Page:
Commonly, when someone sets their health and fitness goals they start with the outcome they want:
- I want to lose 5-10 kgs
- I want 6 pack abs
- I want to snatch 100kgs
Outcome goals describe how we want things to be at the end of the process. There’s nothing wrong wanting things. Or talking about what you want. Or starting with the end in mind.
But we can’t stop there ...
Wanting things isn’t enough. Even if you really, really, really want them. However, we often can’t control outcomes. Outcomes are affected by environmental things. Like:
- Your job gets crazy busy
- Your kid gets sick
- Your gym closes for renovations
- You have exams at school
They’re also influenced by physical things:
- Your hormones.
- You have a chronic illness. (Or even just a cold or flu.)
- You’re stressed.
- You’re traveling a lot.
- You’re getting older.
- You’re having problems sleeping.
- You tripped over your dog and sprained your knee.
You can’t make your body do what you want it to. But you can control what YOU do.
That’s why BEHAVIOUR GOALS are so important —They focus on the things we do have control over. Behaviour goals represent your commitment to practicing a particular set of actions or tasks every day, as consistently as possible.
Here is how:
Write down the outcome you want.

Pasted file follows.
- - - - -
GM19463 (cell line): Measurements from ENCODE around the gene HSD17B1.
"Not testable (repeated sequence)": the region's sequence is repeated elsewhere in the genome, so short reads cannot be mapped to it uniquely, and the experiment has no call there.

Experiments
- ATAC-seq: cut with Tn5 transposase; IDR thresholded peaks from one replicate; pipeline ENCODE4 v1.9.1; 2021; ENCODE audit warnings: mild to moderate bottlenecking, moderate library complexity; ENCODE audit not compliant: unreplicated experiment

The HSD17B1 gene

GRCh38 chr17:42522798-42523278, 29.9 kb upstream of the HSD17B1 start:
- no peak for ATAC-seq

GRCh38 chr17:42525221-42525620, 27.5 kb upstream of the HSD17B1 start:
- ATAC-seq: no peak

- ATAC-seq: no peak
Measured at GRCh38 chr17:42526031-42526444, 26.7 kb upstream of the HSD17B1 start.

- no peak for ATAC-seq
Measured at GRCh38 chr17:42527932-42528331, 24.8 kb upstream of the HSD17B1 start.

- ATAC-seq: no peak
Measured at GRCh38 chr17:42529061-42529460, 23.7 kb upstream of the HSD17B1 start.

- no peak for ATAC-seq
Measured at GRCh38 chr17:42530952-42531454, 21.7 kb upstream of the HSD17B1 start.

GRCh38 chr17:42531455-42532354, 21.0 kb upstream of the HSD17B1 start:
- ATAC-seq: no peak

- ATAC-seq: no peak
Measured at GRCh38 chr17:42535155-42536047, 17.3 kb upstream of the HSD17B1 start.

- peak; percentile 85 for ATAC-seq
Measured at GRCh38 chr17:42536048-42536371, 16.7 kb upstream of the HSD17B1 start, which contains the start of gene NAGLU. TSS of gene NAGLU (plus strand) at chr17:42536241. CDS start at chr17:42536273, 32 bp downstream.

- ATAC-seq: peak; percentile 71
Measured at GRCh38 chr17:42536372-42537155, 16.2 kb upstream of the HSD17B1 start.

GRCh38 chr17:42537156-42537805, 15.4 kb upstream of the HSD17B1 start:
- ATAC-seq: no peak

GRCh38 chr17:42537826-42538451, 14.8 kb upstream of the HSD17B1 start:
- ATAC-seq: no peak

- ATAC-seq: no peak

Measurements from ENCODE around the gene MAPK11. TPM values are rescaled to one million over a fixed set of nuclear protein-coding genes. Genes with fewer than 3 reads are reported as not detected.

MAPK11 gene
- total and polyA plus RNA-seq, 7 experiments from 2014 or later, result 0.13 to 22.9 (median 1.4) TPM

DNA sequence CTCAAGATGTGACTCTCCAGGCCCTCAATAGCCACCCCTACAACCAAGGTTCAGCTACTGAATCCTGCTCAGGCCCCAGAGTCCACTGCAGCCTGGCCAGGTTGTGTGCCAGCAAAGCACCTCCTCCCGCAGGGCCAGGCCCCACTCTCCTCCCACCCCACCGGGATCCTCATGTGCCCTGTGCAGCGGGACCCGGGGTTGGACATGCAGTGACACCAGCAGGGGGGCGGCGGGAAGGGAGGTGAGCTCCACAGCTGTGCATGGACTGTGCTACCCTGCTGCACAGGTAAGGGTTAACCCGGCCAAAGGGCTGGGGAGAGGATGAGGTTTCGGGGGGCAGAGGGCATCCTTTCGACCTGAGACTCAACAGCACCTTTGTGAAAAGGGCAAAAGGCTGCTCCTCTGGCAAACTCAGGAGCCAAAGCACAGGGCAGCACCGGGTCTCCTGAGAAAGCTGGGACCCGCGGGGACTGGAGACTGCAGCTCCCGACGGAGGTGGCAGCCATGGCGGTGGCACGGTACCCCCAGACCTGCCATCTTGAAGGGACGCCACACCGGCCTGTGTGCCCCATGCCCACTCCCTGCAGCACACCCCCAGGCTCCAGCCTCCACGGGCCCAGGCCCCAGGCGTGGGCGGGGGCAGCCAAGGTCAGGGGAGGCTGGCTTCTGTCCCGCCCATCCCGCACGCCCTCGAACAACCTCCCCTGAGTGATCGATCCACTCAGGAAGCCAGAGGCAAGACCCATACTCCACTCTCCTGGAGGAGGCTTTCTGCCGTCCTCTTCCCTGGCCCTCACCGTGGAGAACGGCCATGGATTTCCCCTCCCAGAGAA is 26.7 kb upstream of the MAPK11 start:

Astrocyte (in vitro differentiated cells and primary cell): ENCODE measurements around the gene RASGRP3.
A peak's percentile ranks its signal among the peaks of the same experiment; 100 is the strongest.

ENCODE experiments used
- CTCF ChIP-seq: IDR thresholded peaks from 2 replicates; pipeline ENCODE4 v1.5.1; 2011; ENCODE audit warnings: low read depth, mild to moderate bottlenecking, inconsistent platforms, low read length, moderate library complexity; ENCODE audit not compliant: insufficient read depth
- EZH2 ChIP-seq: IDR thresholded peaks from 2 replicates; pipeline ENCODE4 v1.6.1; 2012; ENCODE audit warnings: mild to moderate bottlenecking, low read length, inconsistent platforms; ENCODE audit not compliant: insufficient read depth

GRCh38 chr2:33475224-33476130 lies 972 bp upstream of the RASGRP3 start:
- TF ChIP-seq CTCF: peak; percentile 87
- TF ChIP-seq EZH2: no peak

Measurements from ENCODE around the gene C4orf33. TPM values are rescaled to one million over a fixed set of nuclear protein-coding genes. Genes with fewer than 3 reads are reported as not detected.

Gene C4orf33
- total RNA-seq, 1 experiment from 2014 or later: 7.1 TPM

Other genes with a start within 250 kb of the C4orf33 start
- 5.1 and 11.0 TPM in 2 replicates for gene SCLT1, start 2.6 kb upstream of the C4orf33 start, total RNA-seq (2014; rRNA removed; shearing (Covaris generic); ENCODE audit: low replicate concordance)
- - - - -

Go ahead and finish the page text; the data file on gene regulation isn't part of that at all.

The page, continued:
Think about all the small steps you can take to move you toward that outcome, and which ones should come first.
Here are a few other examples of how we can turn outcome goals into behaviour goals.
Outcome: Lose 5 kilos
Behaviour: Eat till 80% full at each meal
Outcome: Lower blood sugar
Behaviour: Eat low calorie fruit for dessert, instead of sweets
Outcome: Squat more weight
Behaviour: Squat 3 times a week at various intensities
Outcome: Sleep 8 hours per night
Behaviour: Create a calming pre-sleep routine and start it 30 minutes before bedtime
Outcome: Have a better relationship with partner
Behaviour: Have a date night once a week.
Notice how both outcome and behaviour goals are trackable. However, behaviour goals are usually more effective because they give you something to do (and track) each day.
Setting powerful behaviour goals
- Write down one outcome you want. Name the thing you want most right now.
- Write down some of the skills you think you’ll need to get that outcome.
- Related to each skill, write down a behaviour you can do today that’ll help build those skills.
- Do the behaviour today, and tomorrow, and the next day. Keep in mind, if you don’t practice that behaviour on a particular day, don’t let it derail you. Each day is a clean slate. Start again the next day.